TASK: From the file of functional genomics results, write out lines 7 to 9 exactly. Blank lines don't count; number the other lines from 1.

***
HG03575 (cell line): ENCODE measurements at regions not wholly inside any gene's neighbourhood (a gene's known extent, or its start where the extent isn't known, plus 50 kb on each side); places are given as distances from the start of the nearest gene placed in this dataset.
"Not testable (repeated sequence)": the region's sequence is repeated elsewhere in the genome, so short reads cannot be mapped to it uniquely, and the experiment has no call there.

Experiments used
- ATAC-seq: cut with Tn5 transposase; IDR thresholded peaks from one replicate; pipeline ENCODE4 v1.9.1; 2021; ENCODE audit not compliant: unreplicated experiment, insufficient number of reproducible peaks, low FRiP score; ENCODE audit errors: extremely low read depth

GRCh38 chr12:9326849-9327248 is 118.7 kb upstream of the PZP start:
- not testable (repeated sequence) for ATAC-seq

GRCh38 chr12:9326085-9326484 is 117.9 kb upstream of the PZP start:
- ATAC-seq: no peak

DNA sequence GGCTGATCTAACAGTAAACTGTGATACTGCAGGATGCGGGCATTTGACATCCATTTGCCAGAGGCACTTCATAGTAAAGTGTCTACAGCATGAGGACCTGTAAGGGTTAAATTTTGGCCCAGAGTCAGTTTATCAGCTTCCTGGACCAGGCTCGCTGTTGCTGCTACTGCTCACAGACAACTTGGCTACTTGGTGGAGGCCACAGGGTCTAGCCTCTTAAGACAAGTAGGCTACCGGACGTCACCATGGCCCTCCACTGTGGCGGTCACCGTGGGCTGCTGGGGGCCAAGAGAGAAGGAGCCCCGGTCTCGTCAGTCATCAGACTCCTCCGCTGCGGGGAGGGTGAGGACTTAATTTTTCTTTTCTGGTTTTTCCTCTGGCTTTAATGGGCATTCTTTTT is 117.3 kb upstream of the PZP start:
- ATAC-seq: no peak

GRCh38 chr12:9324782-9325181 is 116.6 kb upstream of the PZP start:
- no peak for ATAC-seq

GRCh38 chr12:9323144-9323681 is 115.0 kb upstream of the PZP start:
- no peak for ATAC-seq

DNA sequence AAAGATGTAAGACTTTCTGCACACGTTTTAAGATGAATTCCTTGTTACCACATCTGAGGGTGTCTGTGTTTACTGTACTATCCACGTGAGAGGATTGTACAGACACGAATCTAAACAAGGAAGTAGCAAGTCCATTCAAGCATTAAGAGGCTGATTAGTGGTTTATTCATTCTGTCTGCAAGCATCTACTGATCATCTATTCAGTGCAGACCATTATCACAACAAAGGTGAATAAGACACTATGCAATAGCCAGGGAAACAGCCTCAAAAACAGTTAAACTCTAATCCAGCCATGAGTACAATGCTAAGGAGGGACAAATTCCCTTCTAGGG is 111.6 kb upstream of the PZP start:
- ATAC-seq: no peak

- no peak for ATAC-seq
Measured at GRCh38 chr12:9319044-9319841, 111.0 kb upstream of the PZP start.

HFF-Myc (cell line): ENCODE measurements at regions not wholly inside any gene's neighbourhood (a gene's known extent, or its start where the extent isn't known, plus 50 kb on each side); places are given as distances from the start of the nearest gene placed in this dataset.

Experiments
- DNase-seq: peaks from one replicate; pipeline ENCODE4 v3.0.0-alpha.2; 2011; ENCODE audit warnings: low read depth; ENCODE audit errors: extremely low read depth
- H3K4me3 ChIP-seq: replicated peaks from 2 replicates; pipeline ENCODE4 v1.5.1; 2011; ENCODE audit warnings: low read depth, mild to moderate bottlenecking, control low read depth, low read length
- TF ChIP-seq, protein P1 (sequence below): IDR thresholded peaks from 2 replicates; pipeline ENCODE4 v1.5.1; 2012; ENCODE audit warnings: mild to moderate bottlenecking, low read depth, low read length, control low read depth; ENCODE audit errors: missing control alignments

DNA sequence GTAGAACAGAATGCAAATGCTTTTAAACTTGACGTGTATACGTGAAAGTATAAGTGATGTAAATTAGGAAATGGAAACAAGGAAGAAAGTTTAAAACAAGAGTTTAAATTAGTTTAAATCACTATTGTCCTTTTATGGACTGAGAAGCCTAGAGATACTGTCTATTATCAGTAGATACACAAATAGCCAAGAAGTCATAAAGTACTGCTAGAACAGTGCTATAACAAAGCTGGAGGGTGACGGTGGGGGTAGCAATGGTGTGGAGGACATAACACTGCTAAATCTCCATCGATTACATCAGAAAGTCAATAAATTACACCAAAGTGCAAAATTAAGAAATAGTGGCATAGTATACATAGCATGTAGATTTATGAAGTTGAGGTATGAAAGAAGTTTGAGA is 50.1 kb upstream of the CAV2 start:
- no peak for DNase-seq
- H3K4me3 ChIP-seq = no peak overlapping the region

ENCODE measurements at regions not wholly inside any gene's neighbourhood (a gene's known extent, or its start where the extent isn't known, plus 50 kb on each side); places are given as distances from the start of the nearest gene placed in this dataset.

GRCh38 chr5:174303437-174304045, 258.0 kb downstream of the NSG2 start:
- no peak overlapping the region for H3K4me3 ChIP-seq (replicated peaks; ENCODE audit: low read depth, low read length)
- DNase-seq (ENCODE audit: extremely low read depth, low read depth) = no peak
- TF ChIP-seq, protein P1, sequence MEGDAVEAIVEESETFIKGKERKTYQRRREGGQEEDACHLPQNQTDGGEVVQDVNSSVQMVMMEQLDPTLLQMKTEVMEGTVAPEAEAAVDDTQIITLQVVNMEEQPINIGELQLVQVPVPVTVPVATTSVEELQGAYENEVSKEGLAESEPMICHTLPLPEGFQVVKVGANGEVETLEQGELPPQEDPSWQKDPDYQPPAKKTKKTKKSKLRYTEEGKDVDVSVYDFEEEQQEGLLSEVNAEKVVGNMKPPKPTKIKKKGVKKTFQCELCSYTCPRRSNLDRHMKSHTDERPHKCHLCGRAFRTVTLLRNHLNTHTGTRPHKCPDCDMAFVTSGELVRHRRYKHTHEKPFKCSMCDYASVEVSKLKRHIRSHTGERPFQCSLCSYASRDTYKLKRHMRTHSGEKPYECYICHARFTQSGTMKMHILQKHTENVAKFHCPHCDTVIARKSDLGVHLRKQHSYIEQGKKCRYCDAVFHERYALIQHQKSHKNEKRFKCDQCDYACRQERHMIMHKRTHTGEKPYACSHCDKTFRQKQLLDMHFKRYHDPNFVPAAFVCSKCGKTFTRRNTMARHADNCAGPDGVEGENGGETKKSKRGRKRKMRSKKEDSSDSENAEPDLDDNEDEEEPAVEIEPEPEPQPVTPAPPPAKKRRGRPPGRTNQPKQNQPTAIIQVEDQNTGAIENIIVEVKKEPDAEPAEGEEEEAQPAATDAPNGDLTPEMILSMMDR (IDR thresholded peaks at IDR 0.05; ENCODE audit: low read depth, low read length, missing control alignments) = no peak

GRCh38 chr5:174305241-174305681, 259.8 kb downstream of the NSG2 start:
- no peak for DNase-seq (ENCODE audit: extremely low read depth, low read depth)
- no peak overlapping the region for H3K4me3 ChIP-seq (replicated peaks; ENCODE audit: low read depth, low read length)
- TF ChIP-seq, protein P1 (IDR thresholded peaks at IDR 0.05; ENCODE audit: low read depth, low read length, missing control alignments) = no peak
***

GRCh38 chr12:9326085-9326484 is 117.9 kb upstream of the PZP start:
- ATAC-seq: no peak

DNA sequence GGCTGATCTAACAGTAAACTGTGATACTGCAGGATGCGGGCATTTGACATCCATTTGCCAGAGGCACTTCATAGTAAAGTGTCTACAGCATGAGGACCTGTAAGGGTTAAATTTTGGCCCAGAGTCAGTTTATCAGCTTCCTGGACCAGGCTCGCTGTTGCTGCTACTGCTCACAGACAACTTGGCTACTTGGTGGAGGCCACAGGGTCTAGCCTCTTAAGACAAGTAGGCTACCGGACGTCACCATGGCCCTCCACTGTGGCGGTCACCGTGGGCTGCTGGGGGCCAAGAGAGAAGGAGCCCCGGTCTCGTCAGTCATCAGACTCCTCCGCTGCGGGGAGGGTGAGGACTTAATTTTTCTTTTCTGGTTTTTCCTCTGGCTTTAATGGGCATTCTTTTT is 117.3 kb upstream of the PZP start: